The idea that the Earth itself is alive, and that it is somehow connected to us and we to it, is incredibly beautiful, but again nothing new. As with much else that we have examined, we need look no further than ancient mythology for evidence of that. Almost every culture throughout history has had some sort of concept of a Mother Earth. Hopi mythology speaks of Tapuat, who symbolized the cycle of life, its mortal path and its return to the spiritual realm. To the Sumerians, the Earth was embodied in Tiamat, a dragon goddess, responsible for all of creation. In Hindu belief the goddess Kali is the embodiment of the physical world, bringing a continual cycle of creation and destruction; it is Kali for whom the lowest of the ages is named.
Kali trampling Shiva. Chromolithograph by R. Varma. ( Public Domain )
Science and Theology not Science VS Theology
The concept of Earth as Divine Mother or the Mother Goddess was central to the earliest known cultures, far predating the masculine religions that emerged later in the lower ages. In fact, 90% of human sculptural artifacts from 30,000 to 5000 BC are female. The typical sculpture from the period depicts a voluptuous, obviously fertile, woman, sometimes with a shape as round as the Earth. One of the oldest and best-preserved stone artifacts of this type, the famous Dolní Vestonice Venus with exaggerated hips and breasts, has been dated to about 25,000 BC. This means she was created in the prior Yuga cycle !
Dolní Vestonice Venus. (Petr Novák/ CC BY SA 2.5 )
The Greeks gave us the name Gaia , for Earth (a feminine noun). It shares the root Ge, with the earth sciences of geology and geography. To the Greeks and other ancients, science and theology were not opposed to each other, they were just different ways of looking at the one whole. But somewhere during the lower ages science and religion became separated, leading to the study of the parts versus the whole, the material versus the ethereal. The one you could test, the other you couldn’t. Now, with a greater understanding of finer forces and big picture concepts like Gaia coming into clearer view, the pieces are coming back together. We are literally re-membering our history.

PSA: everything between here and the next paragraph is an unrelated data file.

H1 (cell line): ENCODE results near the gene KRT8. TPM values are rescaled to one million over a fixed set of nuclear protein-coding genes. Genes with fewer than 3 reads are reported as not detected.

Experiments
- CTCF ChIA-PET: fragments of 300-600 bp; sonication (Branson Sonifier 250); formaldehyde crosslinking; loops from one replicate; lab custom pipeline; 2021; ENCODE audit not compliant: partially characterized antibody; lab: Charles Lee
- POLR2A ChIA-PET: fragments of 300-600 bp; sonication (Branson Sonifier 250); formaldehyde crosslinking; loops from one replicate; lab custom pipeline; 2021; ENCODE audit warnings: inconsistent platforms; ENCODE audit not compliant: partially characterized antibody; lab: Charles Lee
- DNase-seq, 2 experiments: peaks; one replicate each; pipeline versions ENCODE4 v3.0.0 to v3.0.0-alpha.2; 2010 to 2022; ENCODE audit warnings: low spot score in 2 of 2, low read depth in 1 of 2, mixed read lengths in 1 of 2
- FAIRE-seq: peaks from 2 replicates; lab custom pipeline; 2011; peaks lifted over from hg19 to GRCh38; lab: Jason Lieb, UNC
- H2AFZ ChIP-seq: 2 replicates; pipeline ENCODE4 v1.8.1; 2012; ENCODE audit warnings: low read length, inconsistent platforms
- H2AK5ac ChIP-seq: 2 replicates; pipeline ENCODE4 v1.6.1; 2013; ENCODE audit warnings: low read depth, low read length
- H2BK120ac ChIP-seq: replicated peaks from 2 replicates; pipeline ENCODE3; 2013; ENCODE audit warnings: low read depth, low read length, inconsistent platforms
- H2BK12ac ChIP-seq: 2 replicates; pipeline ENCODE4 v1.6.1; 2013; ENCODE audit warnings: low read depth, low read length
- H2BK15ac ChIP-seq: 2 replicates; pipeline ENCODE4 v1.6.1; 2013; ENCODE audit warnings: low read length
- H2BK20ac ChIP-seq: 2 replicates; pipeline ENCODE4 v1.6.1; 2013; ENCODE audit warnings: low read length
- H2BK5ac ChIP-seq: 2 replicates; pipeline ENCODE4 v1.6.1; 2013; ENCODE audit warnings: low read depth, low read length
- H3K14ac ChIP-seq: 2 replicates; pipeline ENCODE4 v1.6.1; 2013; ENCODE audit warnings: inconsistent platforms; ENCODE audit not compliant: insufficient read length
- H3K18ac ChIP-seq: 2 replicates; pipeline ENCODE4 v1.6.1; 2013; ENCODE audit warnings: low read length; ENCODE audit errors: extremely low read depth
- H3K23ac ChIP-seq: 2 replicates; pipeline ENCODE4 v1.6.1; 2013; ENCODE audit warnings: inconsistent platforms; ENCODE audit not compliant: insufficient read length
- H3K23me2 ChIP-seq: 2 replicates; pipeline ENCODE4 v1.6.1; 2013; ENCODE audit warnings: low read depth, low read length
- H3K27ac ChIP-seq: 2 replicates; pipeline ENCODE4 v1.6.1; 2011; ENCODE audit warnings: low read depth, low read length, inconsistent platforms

There are many, many scientific papers and books detailing the nuances of Gaia theory – from how plants and the ocean’s plankton regulate cloud cover, sunlight and the Earth’s temperature, to the interplay of plate tectonics (the slow and continuous movement of the planet’s crust which allows for venting of heat and pressure from the Earth’s spinning liquid core). Looked at separately, these are just natural phenomena. Looked at collectively, or holistically, as Lovelock suggests, they all support the idea that the Earth, with its trillions of individual life forms and known and unknown natural processes, acts like a giant single intelligent organism – an organism, I believe, that lives in harmony with its brother and sister planets and stars, conversing with them in the language of the invisible electromagnetic spectrum.
Now I want to show you how the Ancients understood (and worked with) this self-regenerating reality in the very earth at their feet.
Earth. ( CC0)